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Peculiar growth dynamics of the surfgrass Phyllospadix japonicus on the southeastern coast of Korea
Park, J.-I.; Lee, K.-S. (2009). Peculiar growth dynamics of the surfgrass Phyllospadix japonicus on the southeastern coast of Korea. Mar. Biol. (Berl.) 156(11): 2221-2233. http://hdl.handle.net/10.1007/s00227-009-1250-x
In: Marine Biology. Springer: Heidelberg; Berlin. ISSN 0025-3162, more
Peer reviewed article  

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Keyword
    Marine

Authors  Top 
  • Park, J.-I.
  • Lee, K.-S.

Abstract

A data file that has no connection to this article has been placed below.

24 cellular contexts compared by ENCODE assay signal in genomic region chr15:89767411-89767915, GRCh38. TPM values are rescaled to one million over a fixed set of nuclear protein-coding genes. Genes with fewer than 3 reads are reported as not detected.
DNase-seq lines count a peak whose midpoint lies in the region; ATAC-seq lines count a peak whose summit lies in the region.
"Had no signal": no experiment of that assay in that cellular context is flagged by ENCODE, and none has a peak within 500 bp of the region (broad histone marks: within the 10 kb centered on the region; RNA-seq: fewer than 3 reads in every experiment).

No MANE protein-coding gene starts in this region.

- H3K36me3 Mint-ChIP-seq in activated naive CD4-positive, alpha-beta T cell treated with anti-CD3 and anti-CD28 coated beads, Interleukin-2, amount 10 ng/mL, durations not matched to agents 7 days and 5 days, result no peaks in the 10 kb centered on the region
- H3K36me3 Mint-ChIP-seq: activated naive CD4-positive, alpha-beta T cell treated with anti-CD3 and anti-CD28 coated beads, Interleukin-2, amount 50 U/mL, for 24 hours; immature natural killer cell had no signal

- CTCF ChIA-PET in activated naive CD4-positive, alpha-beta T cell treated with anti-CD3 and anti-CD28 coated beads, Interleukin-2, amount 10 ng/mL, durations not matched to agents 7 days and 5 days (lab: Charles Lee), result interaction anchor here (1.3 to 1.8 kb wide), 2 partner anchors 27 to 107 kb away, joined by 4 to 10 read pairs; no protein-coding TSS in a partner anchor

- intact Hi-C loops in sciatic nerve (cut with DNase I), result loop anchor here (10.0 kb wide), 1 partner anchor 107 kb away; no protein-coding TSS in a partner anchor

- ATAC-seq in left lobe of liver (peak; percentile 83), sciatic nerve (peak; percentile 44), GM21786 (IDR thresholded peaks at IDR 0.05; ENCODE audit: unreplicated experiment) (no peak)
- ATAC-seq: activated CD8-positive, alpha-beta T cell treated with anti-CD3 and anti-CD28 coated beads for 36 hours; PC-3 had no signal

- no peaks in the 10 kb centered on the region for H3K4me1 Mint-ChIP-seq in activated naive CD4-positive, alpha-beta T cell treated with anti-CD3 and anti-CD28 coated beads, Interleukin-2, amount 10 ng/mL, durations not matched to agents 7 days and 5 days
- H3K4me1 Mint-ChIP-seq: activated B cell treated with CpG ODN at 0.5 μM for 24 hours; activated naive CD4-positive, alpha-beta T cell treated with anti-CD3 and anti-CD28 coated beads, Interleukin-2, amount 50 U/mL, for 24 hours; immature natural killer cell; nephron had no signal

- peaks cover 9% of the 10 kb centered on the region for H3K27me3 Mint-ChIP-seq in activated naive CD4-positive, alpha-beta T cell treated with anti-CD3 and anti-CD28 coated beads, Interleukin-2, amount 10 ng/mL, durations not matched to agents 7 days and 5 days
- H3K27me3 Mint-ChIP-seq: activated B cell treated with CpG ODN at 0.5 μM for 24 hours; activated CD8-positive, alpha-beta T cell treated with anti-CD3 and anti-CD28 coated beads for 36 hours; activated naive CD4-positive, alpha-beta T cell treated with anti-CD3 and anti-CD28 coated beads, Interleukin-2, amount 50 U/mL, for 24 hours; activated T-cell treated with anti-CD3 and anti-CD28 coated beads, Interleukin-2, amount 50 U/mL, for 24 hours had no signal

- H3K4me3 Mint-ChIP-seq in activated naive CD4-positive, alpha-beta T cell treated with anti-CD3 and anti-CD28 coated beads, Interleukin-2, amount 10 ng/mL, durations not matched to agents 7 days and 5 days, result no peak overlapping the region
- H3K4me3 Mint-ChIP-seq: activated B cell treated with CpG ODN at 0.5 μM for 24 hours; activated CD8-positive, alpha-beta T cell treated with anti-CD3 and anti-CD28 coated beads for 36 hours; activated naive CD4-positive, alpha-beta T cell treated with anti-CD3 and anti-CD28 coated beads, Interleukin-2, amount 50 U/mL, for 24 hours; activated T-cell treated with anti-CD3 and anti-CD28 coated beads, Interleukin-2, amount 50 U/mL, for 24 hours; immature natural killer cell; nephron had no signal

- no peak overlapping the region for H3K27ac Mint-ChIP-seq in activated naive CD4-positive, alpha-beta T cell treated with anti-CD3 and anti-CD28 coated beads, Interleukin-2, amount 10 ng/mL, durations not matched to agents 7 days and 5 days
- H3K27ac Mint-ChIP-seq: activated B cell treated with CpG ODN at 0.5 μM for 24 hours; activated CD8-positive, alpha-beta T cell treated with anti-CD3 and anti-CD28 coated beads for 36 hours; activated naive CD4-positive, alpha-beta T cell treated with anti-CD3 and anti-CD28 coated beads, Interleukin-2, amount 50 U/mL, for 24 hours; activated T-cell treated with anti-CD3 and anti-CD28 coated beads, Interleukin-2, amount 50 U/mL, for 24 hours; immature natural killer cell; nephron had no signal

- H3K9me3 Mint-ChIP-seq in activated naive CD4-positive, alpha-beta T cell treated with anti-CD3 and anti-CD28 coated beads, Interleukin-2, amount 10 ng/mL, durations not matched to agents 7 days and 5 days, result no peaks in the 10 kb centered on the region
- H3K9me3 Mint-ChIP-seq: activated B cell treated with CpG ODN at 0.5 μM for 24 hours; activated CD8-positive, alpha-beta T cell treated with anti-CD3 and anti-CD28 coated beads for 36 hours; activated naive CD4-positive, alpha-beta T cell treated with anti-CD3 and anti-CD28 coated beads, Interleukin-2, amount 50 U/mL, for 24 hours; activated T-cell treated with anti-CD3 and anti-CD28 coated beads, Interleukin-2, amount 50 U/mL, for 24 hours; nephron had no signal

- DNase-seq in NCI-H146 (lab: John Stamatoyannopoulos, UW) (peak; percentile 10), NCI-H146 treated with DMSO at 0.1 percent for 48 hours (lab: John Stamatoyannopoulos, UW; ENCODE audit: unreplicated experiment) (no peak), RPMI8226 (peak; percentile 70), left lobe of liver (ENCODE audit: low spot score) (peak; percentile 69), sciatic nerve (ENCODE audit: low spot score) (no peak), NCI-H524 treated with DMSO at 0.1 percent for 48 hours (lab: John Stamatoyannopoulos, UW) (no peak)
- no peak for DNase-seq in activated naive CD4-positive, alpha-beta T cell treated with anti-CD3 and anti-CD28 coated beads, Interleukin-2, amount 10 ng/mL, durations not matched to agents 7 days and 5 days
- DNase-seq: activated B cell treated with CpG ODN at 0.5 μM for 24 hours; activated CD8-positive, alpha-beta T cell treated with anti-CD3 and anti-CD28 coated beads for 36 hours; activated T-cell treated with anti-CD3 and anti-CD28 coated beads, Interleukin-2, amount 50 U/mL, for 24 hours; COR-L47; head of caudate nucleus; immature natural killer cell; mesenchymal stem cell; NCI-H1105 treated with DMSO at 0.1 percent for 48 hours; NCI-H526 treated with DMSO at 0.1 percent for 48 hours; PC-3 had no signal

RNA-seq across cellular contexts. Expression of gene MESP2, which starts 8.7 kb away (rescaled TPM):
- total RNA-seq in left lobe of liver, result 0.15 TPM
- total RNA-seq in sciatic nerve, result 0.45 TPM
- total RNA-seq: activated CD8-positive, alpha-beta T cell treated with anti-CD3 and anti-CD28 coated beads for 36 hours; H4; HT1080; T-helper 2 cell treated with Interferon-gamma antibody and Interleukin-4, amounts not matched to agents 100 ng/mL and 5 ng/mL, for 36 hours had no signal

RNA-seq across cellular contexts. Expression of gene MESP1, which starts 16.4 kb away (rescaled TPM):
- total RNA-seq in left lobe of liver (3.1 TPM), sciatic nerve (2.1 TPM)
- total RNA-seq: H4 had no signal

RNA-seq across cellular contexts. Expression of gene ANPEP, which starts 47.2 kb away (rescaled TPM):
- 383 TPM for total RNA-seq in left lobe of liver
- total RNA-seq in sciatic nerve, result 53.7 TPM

The surfgrass Phyllospadix japonicus is endemic to exposed shores of the northeastern Pacific Ocean. Unlike the majority of seagrasses, P. japonicus grows on rocky substrata. The specific physical features of the habitat are likely related to the peculiar ecological characteristics of P. japonicus. However, few studies have been conducted thus far on the growth dynamics of Phyllospadix spp., largely due to the turbulent water conditions in its habitat. P. japonicus is a dominant seagrass species, and it plays critical ecological roles on the eastern coast of Korea. Here, we examined its growth dynamics for the first time on the Korean coast. We measured shoot density, biomass, leaf production, phenology, morphology, tissue nutrient content, as well as environmental factors including underwater photon flux density (PFD), water temperature and water column nutrient concentrations from March 2003 to December 2005. Shoot density, biomass, leaf productivity and morphological characteristics exhibited significant seasonal variations; maximum values of these variables occurred in winter and early spring, and the minima were recorded in late summer and early fall. PFD and water temperature were, respectively, positively and negatively correlated with leaf production. Nutrient availability fluctuated substantially, but there was no evidence of distinct seasonal variation, nor was it correlated with leaf production. Leaf chlorophyll concentrations were correlated strongly with leaf production, whereas tissue nutrient contents were unrelated to leaf production. Maximum potential seed production ranged from 1,200 seeds m-2 in 2004 to 3,445 seeds m-2 in 2003; however, seedlings were rarely detected through the observation period. Thus, P. japonicus meadows at the study site appeared to persist through vegetative propagation. Leaf C content varied bimodally, with peaks in spring and fall. Leaf N content was minimal during months in which leaf productivity was lowest. These patterns in tissue nutrient content are clearly different from those of the majority of soft-substratum seagrasses and appear to relate to the reduced physiological tolerance of high temperature in P. japonicus compared to other temperate seagrasses.

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